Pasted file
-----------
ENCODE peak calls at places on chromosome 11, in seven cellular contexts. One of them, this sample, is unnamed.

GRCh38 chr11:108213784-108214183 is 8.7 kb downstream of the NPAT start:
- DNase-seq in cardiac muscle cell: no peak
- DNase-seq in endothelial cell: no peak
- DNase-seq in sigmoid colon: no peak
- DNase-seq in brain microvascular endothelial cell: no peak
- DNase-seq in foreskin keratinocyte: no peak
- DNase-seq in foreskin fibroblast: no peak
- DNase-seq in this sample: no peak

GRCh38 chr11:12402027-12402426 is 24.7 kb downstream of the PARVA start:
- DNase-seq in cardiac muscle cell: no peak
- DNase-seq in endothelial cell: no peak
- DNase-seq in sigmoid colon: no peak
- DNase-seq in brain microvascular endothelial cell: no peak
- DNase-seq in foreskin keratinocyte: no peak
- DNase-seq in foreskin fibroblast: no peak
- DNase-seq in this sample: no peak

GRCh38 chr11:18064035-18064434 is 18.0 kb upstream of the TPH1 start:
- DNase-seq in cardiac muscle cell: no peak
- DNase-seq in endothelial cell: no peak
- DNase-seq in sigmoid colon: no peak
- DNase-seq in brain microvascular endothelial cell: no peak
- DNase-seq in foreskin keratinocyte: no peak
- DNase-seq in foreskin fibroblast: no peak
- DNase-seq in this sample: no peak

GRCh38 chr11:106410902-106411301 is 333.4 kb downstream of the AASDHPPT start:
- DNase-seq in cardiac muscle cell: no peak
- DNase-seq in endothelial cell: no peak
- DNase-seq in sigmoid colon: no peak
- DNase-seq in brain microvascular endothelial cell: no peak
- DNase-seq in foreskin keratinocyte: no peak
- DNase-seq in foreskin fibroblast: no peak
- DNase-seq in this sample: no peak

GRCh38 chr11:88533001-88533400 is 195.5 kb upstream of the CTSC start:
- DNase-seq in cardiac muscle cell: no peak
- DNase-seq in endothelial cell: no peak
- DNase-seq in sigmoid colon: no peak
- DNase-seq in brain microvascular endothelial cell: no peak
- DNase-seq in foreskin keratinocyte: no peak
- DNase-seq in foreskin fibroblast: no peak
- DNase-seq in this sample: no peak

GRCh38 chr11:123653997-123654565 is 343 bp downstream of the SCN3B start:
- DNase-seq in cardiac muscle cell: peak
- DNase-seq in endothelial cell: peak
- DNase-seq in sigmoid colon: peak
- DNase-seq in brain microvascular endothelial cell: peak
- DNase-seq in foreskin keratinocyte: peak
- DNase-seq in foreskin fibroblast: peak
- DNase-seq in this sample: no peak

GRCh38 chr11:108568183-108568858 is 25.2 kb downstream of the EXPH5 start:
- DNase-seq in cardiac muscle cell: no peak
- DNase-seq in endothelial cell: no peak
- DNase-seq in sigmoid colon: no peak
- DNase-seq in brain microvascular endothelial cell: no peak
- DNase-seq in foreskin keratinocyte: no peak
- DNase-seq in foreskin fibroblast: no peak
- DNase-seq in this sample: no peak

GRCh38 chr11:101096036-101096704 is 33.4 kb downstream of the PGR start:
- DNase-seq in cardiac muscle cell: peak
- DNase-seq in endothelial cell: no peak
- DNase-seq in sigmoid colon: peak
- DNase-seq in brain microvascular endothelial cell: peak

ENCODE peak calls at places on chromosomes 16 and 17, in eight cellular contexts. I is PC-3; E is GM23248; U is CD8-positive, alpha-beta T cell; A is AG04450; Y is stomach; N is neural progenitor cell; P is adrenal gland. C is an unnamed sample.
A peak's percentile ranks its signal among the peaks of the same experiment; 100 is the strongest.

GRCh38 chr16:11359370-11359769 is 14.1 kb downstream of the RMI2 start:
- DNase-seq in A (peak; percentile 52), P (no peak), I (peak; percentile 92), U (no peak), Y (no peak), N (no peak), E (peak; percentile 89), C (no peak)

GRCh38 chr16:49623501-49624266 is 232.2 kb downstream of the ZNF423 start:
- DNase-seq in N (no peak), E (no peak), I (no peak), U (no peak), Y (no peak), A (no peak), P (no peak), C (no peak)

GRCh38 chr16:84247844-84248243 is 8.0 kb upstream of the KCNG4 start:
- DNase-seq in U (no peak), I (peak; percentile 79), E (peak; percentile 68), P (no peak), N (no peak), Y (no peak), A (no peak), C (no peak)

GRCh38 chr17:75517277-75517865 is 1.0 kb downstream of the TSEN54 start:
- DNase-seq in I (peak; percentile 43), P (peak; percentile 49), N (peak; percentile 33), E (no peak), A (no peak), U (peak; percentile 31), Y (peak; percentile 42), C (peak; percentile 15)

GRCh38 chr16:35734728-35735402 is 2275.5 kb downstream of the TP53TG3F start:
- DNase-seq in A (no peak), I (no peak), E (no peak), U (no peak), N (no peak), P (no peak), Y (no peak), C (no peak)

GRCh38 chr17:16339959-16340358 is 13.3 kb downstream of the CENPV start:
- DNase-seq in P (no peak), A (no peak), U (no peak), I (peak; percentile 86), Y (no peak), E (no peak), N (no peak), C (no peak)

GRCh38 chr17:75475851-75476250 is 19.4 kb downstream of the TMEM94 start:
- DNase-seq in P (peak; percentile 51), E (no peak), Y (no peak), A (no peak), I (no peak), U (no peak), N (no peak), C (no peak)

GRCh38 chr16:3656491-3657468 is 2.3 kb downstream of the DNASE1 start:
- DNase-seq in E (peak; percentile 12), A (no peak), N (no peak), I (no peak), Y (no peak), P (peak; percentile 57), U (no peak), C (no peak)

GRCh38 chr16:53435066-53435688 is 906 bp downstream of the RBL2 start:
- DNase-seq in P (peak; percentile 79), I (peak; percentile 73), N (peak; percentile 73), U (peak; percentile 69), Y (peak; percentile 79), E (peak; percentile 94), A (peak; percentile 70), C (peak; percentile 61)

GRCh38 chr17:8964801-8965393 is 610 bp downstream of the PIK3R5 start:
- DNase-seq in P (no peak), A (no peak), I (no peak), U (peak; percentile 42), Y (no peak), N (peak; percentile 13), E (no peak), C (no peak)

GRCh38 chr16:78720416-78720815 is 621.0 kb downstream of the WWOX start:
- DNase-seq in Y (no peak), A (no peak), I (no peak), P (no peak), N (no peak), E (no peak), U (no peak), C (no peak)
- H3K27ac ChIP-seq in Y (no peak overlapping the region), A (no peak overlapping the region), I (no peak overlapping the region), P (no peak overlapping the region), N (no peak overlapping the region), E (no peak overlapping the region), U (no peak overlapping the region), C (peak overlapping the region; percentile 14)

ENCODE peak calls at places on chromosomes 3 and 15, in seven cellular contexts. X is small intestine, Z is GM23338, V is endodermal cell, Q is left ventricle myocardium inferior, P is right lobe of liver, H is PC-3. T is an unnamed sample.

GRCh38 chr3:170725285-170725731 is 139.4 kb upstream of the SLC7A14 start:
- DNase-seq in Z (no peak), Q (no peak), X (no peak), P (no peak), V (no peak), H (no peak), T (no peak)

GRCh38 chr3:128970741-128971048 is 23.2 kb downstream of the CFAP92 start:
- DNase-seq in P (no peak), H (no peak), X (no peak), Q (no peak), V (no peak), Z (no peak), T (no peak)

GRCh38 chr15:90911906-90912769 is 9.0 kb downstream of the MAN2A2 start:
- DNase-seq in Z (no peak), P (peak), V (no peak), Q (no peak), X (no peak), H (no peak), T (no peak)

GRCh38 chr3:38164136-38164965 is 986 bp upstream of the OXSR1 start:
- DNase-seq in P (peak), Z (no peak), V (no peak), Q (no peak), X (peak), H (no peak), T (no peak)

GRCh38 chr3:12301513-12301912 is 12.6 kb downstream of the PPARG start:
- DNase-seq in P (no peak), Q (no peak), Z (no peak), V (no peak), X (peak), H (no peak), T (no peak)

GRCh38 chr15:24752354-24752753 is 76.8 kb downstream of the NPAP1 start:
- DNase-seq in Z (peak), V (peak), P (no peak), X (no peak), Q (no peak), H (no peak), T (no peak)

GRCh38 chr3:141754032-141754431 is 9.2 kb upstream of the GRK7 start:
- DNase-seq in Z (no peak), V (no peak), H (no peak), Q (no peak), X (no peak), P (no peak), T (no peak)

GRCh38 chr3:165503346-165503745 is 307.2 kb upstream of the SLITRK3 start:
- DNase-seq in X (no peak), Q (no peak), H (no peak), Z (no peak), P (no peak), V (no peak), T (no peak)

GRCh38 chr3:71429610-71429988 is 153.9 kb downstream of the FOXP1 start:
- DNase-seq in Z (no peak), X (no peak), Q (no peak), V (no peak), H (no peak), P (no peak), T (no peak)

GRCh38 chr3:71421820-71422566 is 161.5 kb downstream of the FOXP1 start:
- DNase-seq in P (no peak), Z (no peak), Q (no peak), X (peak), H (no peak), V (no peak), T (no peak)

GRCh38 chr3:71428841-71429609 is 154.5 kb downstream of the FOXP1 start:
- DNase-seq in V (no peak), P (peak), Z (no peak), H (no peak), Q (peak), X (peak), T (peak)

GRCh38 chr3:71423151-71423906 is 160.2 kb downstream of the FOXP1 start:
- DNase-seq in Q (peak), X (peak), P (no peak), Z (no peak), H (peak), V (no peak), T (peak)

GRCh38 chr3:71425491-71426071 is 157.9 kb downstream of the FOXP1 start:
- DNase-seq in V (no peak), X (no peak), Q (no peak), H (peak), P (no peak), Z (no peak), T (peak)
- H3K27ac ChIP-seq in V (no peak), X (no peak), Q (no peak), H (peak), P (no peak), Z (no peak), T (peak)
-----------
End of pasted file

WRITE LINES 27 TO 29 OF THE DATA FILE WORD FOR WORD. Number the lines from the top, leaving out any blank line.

- DNase-seq in cardiac muscle cell: no peak
- DNase-seq in endothelial cell: no peak
- DNase-seq in sigmoid colon: no peak